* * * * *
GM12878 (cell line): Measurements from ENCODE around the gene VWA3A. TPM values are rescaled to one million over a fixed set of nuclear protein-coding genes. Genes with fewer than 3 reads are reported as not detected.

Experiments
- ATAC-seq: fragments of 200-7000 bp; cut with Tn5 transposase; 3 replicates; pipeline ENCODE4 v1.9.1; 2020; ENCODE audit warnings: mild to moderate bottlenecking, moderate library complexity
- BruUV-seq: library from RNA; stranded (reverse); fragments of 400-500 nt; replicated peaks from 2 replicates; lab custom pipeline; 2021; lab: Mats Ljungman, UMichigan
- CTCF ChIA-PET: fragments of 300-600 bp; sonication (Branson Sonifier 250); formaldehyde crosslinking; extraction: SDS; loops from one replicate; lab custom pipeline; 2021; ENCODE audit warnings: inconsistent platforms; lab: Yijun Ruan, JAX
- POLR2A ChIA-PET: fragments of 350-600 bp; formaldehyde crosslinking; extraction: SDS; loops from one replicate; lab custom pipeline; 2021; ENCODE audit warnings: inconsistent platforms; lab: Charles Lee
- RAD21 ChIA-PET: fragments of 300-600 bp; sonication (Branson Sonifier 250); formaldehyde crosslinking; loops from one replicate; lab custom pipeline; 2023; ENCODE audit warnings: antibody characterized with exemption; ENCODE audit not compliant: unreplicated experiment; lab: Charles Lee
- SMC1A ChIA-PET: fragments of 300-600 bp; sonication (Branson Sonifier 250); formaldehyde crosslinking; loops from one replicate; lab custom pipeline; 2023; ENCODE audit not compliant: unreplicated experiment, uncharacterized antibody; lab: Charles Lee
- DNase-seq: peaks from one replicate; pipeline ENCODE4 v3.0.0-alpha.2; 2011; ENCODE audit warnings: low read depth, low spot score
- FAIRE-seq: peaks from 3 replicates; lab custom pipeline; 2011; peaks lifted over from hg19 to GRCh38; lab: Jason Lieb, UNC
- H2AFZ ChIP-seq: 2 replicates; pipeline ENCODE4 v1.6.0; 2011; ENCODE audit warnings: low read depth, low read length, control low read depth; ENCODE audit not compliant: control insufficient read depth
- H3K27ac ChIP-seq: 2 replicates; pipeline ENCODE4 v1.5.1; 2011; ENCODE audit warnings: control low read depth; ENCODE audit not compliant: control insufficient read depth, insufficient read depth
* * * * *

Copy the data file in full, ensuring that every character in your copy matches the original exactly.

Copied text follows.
GM12878 (cell line): Measurements from ENCODE around the gene VWA3A. TPM values are rescaled to one million over a fixed set of nuclear protein-coding genes. Genes with fewer than 3 reads are reported as not detected.

Experiments
- ATAC-seq: fragments of 200-7000 bp; cut with Tn5 transposase; 3 replicates; pipeline ENCODE4 v1.9.1; 2020; ENCODE audit warnings: mild to moderate bottlenecking, moderate library complexity
- BruUV-seq: library from RNA; stranded (reverse); fragments of 400-500 nt; replicated peaks from 2 replicates; lab custom pipeline; 2021; lab: Mats Ljungman, UMichigan
- CTCF ChIA-PET: fragments of 300-600 bp; sonication (Branson Sonifier 250); formaldehyde crosslinking; extraction: SDS; loops from one replicate; lab custom pipeline; 2021; ENCODE audit warnings: inconsistent platforms; lab: Yijun Ruan, JAX
- POLR2A ChIA-PET: fragments of 350-600 bp; formaldehyde crosslinking; extraction: SDS; loops from one replicate; lab custom pipeline; 2021; ENCODE audit warnings: inconsistent platforms; lab: Charles Lee
- RAD21 ChIA-PET: fragments of 300-600 bp; sonication (Branson Sonifier 250); formaldehyde crosslinking; loops from one replicate; lab custom pipeline; 2023; ENCODE audit warnings: antibody characterized with exemption; ENCODE audit not compliant: unreplicated experiment; lab: Charles Lee
- SMC1A ChIA-PET: fragments of 300-600 bp; sonication (Branson Sonifier 250); formaldehyde crosslinking; loops from one replicate; lab custom pipeline; 2023; ENCODE audit not compliant: unreplicated experiment, uncharacterized antibody; lab: Charles Lee
- DNase-seq: peaks from one replicate; pipeline ENCODE4 v3.0.0-alpha.2; 2011; ENCODE audit warnings: low read depth, low spot score
- FAIRE-seq: peaks from 3 replicates; lab custom pipeline; 2011; peaks lifted over from hg19 to GRCh38; lab: Jason Lieb, UNC
- H2AFZ ChIP-seq: 2 replicates; pipeline ENCODE4 v1.6.0; 2011; ENCODE audit warnings: low read depth, low read length, control low read depth; ENCODE audit not compliant: control insufficient read depth
- H3K27ac ChIP-seq: 2 replicates; pipeline ENCODE4 v1.5.1; 2011; ENCODE audit warnings: control low read depth; ENCODE audit not compliant: control insufficient read depth, insufficient read depth